Thomas Marks


It was nicknamed ‘La Superba’, so how, asked Dickens, could one city contain so many ugly priests?

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Some say Genoa takes its name from Janus, the two-faced god of time and doorways. Perhaps. What’s certain is the city has two aspects: the vast industrial port, its docks the bared teeth of the Italian Riviera; and, in the ruched strip of land between the Ligurian Sea and the hills, a bewildering network of alleys, stairways, and irregular little squares. ‘Genoa is the tightest topographic tangle in the world,’ wrote Henry James, ‘which even a second visit helps you little to straighten out. In the wonderful crooked, twisting, climbing, soaring, burrowing Genoese alleys the traveller is really up to his neck in the old Italian sketchability.’

The port has sent out illustrious exports in its time. Most historians think Christopher Columbus, the son of a wool weaver, was born here and lived next to one of its medieval gates. The Genoese don’t doubt that he was, and maintain a rather desultory birthplace museum in his honour. Giuseppe Mazzini came from here too, as in some manner did jeans – a corruption of Gênes, the French name for the city.

But forget about the sea, and instead dive into those alleyways. Here is a city (James again) that ‘would be almost impossible to modernise’, in which the medieval high-rises have clung close to one another for centuries, forging a world of shadows below. The effect it has on the visitor, of disorientation alternating with discovery, can be beguiling. Genoa was once La Superba (the proud one), one of the great maritime republics alongside Venice and Pisa, with the architectural and artistic ambitions to match. There are grand buildings here, not least the dozen 16th-century palaces on the Via Garibaldi that Rubens engraved in 1622 (three now house the city’s civic art galleries). The past glory of Genoa is felt, however, not in any specific monuments, but in the accumulation of details. If you dart through the open doorway of a palazzo, you’ll probably find a baroque nymphaeum beyond; when you look up at the vaults in an old shop, there’s every chance you’ll spot blistered, salt-worn frescoes still adorning the ceiling.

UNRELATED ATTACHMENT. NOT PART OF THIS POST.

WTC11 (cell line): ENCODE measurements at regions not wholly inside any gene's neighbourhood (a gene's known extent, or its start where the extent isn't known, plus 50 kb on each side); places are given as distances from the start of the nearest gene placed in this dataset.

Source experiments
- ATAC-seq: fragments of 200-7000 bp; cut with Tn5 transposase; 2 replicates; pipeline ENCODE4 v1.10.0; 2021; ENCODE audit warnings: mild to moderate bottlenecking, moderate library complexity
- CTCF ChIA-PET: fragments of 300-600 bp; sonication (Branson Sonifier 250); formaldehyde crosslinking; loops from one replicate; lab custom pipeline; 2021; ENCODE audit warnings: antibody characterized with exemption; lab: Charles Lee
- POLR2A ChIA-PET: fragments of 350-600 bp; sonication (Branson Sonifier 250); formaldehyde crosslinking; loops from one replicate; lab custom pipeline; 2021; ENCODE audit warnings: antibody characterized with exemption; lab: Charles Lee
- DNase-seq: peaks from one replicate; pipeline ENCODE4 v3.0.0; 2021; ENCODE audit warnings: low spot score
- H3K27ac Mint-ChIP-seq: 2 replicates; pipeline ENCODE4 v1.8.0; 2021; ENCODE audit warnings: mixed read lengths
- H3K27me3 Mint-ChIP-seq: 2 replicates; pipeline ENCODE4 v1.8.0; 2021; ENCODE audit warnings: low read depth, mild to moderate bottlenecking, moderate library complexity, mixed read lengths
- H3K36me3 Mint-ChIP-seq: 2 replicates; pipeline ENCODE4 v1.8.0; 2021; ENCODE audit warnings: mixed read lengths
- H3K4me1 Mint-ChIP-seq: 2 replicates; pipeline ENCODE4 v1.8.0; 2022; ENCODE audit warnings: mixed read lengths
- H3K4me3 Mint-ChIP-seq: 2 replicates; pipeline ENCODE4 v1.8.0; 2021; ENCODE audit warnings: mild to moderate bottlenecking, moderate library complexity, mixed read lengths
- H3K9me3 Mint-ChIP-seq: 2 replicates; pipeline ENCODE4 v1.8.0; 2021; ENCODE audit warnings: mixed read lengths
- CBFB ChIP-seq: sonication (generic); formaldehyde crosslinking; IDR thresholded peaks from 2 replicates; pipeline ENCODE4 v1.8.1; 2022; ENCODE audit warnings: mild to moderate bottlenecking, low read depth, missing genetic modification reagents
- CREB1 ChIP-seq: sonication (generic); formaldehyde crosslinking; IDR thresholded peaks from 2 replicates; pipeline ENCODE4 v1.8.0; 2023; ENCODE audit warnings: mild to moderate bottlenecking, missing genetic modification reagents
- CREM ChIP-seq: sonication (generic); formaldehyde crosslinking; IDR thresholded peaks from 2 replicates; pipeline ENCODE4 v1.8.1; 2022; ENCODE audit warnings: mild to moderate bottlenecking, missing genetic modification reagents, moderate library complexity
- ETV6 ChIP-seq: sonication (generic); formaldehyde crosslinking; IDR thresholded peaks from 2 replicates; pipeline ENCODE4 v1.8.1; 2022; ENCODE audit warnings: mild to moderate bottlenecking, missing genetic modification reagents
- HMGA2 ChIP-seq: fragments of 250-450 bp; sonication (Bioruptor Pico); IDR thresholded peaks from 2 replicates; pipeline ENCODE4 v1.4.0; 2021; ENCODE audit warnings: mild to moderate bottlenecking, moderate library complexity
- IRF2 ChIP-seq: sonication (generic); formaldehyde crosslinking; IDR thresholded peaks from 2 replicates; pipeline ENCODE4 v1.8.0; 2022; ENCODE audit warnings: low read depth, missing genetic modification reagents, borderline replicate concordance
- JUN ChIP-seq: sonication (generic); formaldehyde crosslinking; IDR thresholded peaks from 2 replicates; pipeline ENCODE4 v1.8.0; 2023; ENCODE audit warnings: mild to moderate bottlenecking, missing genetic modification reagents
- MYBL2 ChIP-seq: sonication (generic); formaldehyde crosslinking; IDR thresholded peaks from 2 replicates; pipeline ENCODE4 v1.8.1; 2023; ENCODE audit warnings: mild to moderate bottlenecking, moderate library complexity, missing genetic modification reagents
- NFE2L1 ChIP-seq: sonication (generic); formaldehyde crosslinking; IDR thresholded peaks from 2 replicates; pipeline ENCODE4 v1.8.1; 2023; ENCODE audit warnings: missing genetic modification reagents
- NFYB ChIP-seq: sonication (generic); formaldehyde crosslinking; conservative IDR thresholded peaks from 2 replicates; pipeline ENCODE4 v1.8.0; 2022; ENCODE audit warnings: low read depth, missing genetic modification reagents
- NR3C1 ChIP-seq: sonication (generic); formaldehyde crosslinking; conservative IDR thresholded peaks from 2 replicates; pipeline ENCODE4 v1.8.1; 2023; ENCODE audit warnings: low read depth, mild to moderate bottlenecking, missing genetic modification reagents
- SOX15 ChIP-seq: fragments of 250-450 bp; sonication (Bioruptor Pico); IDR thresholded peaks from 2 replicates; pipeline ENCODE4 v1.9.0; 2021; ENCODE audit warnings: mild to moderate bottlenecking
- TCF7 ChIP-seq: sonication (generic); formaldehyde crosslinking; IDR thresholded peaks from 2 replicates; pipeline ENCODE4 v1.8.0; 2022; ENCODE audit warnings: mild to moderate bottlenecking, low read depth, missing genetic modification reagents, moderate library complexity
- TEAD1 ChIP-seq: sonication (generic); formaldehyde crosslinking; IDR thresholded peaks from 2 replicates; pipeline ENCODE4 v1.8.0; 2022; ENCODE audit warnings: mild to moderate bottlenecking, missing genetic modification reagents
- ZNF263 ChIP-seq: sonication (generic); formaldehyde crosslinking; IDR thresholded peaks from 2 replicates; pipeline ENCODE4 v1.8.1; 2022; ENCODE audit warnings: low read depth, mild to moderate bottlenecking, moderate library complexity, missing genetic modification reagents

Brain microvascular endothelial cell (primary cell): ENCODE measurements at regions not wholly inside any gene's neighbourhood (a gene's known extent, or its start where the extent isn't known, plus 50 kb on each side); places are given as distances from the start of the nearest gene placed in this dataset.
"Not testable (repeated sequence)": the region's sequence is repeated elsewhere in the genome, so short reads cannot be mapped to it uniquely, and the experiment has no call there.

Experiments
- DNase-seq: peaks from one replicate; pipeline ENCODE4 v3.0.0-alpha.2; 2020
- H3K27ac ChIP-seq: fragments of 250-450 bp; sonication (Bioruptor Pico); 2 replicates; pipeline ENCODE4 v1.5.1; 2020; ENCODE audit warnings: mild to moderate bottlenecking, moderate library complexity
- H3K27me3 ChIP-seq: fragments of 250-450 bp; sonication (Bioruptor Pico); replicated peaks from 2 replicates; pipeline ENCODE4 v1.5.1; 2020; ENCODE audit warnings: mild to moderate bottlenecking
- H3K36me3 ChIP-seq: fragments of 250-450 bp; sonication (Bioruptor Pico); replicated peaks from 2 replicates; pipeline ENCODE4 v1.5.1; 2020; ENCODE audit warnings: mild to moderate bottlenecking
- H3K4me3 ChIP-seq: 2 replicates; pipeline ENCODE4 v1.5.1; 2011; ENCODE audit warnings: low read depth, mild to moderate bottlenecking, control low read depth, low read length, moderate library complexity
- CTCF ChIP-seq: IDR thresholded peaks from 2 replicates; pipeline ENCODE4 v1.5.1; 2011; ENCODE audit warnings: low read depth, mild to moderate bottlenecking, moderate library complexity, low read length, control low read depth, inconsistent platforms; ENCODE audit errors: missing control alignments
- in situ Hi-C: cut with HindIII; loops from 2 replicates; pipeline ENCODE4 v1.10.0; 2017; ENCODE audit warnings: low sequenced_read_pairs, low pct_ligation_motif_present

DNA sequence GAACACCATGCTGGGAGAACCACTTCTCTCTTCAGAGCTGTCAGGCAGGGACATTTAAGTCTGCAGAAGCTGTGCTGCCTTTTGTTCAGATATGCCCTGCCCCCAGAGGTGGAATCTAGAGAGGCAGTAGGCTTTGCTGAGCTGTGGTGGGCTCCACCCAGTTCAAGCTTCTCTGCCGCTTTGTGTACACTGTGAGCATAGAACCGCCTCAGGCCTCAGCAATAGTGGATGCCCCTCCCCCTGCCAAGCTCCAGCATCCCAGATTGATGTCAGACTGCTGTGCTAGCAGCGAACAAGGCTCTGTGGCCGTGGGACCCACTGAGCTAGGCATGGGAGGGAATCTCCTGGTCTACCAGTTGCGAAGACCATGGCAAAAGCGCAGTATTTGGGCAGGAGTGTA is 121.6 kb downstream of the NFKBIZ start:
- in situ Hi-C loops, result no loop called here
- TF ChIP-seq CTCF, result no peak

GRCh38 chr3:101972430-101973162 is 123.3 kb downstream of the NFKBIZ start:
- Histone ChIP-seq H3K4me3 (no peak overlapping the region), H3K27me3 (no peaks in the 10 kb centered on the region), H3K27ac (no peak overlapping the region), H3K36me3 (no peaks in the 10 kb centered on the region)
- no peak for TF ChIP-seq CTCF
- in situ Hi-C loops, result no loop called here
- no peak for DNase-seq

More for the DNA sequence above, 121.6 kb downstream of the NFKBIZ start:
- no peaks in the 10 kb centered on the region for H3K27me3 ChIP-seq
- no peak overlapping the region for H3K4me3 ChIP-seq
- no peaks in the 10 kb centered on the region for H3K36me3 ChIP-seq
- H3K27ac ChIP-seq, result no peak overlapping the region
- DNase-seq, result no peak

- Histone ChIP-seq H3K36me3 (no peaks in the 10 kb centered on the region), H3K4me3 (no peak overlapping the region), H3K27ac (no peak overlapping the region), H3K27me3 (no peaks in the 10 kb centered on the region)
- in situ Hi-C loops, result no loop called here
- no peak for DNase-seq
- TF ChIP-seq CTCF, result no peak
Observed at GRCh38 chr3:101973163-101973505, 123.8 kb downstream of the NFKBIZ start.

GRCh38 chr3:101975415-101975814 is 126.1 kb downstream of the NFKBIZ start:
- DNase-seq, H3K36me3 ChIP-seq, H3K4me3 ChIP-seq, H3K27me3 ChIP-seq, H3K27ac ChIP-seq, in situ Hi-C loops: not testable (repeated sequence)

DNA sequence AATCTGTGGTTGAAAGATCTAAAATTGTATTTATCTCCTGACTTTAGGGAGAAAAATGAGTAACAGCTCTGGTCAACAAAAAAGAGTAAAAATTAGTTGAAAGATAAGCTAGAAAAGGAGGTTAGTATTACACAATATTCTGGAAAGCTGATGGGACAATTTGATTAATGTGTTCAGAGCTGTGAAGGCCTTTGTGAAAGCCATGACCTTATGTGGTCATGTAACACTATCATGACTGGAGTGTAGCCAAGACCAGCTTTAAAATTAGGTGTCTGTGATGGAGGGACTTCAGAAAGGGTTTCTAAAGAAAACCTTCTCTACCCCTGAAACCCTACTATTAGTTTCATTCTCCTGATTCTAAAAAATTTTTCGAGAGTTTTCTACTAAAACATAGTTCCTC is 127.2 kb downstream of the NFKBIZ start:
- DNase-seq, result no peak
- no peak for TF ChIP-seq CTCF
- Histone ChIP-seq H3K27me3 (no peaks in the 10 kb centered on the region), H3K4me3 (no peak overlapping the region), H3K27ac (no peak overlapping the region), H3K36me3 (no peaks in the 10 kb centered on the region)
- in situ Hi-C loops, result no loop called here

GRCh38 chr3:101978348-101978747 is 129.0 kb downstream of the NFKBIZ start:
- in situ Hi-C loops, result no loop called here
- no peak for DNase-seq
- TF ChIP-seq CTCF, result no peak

Another detail: the streets here are full of dragons. From the Middle Ages onwards, the Genoese had a thing for decorated door jambs and lintels, since in the pinched, steep streets, the doorway was the best place to make a show of one’s wealth. The most desirable subject, reserved for distinguished naval captains, was the city’s patron saint, St George. In many of these reliefs, George’s adversary is a testy little monster, all sharp edges and with jaws that could take the hind leg off your stallion; above the doorway of Palazzo Cattaneo Della Volta, though, there’s a dragon that looks like an Italian greyhound asking to have its tummy tickled.

When Dickens arrived here in 1844, he found the place baffling, chaotic, even grotesque, writing that ‘the great majority of the streets are as narrow as any thoroughfare can well be, where people (even Italian people) are supposed to live and walk about’. He couldn’t fathom how one city could be home to so many ugly priests. But Genoa’s surprises soon exerted their pull, and he stayed on for months: ‘There seems to be something always to find out in it.’